The Canadian Tourist Board should start paying their musicians to help advertise the country as “the” pukka place for Prog Rock, as new band Jupiter Hollow are from Ontario. The two guys in Jupiter Hollow (Grant MacKenzie on guitar/bass/synth and Kenny Parry drums/vocals/synth) are young enough to be Geddy Lee‘s grandsons, but they have learned from the Rush masters and have taken the first steps to glory with their debut EP Odyssey.
Released on Milagro Records Inc., this five song EP moves through the gears like a Formula 1 race car. High tempo intensity plays off against shadowy balladry and the handbrake is most definitely off. The record appears to be a concept record about travels to the stars.
Racing around the first bend is the immense sound of “Deep In Space“. It kicks into gear with a riff to remember and is followed up by deathly shrieks. The riffing then goes Rush-like and when Parry starts to sing, you feel as if you have been transported back to Fly By Night. The singing is clean, high and Geddy appears to be an inspiration. The song channels down with some piano before hitting the listener with some fine prog guitar and bass interweaving. The song does give some almost metalcore nods but is an epic start to the EP.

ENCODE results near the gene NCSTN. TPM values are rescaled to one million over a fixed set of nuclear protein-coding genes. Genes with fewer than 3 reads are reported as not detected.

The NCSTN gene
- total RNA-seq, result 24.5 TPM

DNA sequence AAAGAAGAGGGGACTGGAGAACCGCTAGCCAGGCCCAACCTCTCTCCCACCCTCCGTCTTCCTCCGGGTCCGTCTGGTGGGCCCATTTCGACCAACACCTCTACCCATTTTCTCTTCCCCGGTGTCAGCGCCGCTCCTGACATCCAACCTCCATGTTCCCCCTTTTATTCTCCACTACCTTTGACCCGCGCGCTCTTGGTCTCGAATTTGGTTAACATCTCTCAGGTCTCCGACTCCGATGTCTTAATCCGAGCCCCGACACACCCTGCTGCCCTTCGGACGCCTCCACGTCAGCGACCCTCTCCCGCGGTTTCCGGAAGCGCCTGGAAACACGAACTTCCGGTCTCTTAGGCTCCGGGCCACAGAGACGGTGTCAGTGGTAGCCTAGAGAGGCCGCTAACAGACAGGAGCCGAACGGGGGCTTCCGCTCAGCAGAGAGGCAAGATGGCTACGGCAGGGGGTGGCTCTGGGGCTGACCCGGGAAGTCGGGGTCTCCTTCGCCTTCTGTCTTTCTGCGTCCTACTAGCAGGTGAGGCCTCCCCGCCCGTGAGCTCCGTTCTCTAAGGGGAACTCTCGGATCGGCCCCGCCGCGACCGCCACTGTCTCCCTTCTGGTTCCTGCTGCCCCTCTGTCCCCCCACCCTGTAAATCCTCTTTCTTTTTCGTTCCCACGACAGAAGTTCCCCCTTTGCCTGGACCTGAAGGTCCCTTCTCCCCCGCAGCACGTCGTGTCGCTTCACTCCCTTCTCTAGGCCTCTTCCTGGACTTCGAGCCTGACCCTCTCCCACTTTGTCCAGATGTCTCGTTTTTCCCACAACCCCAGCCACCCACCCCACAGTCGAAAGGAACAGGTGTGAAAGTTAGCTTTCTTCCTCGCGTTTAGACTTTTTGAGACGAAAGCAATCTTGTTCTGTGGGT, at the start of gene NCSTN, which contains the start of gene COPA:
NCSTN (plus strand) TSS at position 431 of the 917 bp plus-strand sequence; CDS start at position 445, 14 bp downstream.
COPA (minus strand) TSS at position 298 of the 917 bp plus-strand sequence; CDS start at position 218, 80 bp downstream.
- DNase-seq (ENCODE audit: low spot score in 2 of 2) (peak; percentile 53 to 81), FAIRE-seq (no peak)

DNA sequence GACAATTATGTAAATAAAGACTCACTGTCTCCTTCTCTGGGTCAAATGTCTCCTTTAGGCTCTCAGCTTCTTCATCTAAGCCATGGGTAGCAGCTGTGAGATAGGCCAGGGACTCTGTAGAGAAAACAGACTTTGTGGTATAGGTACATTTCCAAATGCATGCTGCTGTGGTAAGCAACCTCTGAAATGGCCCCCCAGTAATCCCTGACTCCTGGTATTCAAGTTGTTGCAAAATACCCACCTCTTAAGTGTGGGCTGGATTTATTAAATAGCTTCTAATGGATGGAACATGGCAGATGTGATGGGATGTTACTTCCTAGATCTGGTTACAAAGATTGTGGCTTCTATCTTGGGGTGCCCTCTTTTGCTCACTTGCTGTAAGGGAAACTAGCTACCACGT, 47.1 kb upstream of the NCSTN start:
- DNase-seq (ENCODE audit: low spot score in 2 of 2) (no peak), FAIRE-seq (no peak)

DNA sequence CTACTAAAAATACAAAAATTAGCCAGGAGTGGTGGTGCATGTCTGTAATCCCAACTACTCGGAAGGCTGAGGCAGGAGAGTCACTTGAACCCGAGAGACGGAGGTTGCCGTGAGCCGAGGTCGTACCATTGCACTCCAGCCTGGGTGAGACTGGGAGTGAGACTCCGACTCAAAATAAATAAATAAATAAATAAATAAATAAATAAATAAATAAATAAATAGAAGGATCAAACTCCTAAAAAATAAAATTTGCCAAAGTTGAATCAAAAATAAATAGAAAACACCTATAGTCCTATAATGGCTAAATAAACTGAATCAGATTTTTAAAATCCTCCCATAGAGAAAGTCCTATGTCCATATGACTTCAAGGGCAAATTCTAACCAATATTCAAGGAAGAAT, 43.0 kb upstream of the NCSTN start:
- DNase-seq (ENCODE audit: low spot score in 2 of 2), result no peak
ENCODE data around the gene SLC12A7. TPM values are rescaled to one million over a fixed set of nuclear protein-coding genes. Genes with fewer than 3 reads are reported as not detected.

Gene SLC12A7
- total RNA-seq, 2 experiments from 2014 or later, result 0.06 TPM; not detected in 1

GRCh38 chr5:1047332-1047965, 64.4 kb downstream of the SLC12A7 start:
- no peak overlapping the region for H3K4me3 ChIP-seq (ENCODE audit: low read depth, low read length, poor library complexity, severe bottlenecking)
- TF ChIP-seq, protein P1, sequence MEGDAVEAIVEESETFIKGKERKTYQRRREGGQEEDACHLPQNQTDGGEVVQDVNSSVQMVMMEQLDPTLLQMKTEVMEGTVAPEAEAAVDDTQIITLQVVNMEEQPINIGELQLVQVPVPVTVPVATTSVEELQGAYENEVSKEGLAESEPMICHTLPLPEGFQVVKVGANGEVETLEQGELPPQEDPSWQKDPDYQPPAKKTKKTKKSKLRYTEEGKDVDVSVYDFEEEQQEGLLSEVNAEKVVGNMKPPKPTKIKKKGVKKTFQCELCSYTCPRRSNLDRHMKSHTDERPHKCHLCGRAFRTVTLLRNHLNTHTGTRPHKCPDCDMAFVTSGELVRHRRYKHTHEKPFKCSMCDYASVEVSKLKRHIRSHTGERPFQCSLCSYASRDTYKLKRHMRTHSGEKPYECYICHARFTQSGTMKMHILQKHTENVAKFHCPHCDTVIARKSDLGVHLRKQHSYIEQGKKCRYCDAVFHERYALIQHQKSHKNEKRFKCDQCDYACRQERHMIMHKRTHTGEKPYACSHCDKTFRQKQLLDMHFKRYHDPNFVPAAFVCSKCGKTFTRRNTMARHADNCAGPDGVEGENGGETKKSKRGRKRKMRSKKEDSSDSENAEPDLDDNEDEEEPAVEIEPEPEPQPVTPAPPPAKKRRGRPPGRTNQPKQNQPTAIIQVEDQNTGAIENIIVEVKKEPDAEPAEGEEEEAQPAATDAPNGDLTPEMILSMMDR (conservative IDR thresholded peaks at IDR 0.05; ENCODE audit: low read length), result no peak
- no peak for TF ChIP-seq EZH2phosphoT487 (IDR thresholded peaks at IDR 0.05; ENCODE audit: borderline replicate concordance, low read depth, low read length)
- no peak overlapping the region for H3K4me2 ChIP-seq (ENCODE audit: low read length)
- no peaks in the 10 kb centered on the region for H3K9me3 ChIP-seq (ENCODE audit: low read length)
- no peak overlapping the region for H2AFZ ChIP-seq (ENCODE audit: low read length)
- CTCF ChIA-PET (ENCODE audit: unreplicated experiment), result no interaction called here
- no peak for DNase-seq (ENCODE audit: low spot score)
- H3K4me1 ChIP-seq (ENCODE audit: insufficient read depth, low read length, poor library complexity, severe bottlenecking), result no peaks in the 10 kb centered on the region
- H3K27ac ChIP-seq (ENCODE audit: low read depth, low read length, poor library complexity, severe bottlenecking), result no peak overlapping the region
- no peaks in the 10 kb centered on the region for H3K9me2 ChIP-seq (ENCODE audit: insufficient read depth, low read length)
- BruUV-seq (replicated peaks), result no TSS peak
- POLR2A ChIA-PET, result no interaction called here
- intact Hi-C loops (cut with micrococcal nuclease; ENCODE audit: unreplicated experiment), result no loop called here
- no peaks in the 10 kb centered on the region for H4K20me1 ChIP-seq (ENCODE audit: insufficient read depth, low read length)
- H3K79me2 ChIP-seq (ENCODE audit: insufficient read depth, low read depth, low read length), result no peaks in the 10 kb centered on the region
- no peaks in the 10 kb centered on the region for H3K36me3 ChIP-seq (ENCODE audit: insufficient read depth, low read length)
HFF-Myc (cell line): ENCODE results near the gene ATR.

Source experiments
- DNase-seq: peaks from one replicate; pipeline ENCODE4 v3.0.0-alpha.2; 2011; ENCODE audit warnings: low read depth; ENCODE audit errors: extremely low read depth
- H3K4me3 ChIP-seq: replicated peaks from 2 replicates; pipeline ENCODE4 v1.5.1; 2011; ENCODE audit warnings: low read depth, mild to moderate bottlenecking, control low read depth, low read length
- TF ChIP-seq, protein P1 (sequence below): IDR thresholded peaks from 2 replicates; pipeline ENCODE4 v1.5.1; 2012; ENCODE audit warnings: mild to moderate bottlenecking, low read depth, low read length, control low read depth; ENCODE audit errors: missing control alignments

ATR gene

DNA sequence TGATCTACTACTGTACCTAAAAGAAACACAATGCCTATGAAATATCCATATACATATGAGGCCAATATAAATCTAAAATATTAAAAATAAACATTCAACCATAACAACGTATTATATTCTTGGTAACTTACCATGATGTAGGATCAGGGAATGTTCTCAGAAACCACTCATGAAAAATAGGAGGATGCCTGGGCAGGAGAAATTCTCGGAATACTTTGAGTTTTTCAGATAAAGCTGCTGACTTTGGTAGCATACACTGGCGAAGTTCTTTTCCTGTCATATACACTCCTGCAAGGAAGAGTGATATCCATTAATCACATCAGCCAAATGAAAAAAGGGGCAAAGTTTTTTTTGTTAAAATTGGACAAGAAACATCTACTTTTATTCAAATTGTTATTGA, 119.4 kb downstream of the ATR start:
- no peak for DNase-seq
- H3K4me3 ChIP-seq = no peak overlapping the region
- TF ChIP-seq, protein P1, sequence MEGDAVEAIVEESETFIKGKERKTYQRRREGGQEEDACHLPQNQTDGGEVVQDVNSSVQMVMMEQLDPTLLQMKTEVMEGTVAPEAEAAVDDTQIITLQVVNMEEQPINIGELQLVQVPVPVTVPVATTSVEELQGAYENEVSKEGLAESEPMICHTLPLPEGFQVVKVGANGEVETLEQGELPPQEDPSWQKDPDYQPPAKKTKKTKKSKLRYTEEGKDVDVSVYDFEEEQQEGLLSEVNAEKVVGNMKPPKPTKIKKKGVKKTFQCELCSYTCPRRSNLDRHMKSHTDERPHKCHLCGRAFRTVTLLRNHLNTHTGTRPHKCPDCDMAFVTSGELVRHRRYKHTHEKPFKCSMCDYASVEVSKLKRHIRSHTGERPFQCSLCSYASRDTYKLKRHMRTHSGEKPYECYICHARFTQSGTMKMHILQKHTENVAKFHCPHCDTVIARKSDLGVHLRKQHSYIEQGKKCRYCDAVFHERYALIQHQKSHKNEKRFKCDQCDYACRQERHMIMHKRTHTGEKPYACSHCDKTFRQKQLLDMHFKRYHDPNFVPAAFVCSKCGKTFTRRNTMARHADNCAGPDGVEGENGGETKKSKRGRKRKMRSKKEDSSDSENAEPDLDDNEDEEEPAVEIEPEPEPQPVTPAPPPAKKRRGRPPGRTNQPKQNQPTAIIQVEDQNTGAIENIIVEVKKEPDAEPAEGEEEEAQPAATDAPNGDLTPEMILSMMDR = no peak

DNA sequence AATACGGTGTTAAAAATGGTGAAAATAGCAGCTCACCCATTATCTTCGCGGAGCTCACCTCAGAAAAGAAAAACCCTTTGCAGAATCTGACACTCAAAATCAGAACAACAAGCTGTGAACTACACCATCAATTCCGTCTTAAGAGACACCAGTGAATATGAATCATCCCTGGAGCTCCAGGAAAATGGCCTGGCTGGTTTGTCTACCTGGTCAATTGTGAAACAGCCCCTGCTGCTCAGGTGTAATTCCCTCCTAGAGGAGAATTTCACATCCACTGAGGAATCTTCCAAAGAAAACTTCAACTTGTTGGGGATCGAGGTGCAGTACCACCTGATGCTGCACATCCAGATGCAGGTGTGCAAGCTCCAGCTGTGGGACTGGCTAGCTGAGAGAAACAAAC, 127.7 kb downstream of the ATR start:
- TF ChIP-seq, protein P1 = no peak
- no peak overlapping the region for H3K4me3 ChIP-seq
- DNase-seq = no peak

There flows more sanguine moments when “Ascending” arrives with its Pink Floyd entrance. Then the band take a big turn towards modern Marillion. Parry reminds me of Steve Hogarth on this very emotional tune, singing about “disconnected at the most“. Listen with headphones and lose yourself in the moment of musical resonance.
My favorite track is “Hades Heart” with its chiming guitars and beautiful singing. Close your eyes and you too could be on one of the separate beaches they describe. Midway through the song, you feel the anger of the band as MacKenzie rips through one badass solo after another. This is craftsmanship that is way beyond the tender years of these guys – virtuoso performance!
“Over 50 Years” returns to a Rush vibe, but with a youthful bite that incorporates discord and more anger than you would normally associate with Peart & co. A good tune, but not one that has impressed as much as the rest…Still quality, but maybe less to my taste.
Closing out the race, the band launch into “Odyssey” with some mystic rumblings. The guitars enter on a bed of U2 harmonics and are followed with some tasty bass licks. The movement between parts reminds me of Shumaun and Marillion, with some fantastic keyboards adding to the momentum.
So far, so good, but can they last the distance? Time will tell, but does “time stand still“? Not in Jupiter Hollow‘s world – they are now on a journey that may send them into the stars.